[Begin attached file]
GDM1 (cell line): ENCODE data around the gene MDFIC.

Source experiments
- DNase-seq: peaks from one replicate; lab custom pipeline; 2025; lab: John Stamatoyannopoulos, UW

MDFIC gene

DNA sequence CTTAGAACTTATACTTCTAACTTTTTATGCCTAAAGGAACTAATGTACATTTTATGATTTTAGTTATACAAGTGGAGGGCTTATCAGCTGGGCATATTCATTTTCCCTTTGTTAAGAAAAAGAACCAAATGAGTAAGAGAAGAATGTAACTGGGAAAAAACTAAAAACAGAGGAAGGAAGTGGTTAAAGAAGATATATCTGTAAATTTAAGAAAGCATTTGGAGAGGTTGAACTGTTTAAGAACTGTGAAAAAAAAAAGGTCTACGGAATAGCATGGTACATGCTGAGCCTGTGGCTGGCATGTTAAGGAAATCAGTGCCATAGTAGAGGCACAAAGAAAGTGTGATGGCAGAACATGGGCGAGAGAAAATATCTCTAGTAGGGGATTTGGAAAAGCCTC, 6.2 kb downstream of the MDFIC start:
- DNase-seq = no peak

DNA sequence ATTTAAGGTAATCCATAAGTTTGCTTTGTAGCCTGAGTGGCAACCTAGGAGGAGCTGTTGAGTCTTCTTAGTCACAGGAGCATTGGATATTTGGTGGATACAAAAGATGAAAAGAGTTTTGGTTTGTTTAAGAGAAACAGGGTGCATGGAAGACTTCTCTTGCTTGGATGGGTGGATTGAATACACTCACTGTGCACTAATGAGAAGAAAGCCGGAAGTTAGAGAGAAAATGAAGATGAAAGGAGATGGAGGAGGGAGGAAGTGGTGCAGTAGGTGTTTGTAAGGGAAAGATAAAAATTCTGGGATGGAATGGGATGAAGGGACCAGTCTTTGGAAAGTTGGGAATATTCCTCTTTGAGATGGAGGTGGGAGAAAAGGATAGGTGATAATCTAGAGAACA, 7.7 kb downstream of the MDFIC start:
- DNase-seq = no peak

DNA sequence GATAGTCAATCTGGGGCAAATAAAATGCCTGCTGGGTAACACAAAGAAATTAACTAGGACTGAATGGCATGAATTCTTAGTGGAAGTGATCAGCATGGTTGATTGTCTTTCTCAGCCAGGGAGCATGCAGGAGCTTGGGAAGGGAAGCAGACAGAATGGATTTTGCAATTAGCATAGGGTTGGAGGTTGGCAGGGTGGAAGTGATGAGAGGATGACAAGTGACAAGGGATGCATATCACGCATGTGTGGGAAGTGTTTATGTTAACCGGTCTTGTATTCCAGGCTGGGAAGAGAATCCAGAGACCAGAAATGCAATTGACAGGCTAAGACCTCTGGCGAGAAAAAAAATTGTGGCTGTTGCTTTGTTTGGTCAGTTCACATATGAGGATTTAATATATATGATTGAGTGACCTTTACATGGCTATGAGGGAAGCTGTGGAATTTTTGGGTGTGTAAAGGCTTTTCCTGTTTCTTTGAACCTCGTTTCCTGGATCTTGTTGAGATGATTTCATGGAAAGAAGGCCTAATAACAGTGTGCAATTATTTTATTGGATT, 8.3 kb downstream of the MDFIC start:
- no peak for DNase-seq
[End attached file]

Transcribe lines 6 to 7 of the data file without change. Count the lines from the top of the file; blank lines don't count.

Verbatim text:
- DNase-seq = no peak

DNA sequence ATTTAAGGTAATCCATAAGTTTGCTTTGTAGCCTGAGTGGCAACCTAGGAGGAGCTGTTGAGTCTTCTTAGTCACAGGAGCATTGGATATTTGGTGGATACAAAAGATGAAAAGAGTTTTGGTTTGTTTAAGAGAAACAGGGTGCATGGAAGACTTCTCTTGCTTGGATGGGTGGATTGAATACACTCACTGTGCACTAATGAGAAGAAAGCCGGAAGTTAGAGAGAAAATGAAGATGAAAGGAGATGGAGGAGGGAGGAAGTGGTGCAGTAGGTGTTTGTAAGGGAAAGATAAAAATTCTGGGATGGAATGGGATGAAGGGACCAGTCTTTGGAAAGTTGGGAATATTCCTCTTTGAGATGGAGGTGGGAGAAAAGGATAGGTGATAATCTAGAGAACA, 7.7 kb downstream of the MDFIC start: